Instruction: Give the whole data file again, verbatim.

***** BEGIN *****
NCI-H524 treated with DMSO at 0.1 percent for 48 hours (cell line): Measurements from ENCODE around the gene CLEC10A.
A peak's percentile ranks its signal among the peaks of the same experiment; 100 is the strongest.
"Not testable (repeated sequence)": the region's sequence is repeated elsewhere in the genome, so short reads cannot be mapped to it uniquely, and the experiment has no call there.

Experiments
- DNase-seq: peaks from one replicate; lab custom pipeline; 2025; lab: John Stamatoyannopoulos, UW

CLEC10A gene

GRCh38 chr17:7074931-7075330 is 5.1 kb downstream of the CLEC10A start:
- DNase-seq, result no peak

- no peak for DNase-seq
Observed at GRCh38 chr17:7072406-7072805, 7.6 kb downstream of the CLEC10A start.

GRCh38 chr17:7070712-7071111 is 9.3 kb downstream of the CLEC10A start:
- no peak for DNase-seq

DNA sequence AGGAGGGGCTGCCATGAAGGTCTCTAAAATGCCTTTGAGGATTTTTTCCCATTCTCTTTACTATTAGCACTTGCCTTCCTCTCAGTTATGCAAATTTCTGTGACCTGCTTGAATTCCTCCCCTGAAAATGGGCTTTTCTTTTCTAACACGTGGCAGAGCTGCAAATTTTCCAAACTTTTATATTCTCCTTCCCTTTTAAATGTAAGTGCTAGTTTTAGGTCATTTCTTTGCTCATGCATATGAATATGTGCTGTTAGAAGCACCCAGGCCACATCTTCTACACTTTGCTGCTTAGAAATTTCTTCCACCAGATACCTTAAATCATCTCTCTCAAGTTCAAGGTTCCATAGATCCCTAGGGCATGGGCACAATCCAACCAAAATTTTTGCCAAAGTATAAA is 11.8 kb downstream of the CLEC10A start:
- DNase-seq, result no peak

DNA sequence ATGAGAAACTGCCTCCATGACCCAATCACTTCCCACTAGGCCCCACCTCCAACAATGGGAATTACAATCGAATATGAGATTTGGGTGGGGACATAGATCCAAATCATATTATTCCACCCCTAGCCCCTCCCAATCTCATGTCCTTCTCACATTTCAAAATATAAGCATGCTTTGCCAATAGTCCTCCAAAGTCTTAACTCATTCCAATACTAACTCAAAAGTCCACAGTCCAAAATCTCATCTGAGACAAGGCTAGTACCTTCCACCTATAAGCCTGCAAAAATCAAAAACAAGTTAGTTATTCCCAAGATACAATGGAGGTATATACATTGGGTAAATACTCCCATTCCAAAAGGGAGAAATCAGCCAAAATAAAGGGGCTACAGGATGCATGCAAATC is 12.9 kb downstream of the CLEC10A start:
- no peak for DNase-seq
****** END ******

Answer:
NCI-H524 treated with DMSO at 0.1 percent for 48 hours (cell line): Measurements from ENCODE around the gene CLEC10A.
A peak's percentile ranks its signal among the peaks of the same experiment; 100 is the strongest.
"Not testable (repeated sequence)": the region's sequence is repeated elsewhere in the genome, so short reads cannot be mapped to it uniquely, and the experiment has no call there.

Experiments
- DNase-seq: peaks from one replicate; lab custom pipeline; 2025; lab: John Stamatoyannopoulos, UW

CLEC10A gene

GRCh38 chr17:7074931-7075330 is 5.1 kb downstream of the CLEC10A start:
- DNase-seq, result no peak

- no peak for DNase-seq
Observed at GRCh38 chr17:7072406-7072805, 7.6 kb downstream of the CLEC10A start.

GRCh38 chr17:7070712-7071111 is 9.3 kb downstream of the CLEC10A start:
- no peak for DNase-seq

DNA sequence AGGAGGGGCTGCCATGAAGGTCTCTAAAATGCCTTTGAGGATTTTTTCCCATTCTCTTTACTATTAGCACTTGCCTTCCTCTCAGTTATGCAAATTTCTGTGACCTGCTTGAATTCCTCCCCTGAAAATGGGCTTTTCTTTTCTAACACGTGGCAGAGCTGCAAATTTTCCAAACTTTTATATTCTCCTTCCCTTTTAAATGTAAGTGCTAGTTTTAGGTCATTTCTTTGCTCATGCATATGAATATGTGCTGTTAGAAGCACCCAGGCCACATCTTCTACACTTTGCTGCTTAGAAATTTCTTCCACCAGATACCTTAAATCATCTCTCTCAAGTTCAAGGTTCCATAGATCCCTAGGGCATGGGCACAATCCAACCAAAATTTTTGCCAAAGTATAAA is 11.8 kb downstream of the CLEC10A start:
- DNase-seq, result no peak

DNA sequence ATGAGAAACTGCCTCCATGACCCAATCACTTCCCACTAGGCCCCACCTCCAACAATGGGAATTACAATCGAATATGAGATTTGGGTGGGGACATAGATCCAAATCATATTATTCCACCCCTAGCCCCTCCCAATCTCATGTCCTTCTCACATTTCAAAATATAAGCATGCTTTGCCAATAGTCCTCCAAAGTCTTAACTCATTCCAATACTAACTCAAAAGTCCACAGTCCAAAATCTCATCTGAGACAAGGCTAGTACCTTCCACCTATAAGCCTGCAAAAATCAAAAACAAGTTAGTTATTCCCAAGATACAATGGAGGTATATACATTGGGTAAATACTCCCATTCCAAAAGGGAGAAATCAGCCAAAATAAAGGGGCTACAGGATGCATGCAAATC is 12.9 kb downstream of the CLEC10A start:
- no peak for DNase-seq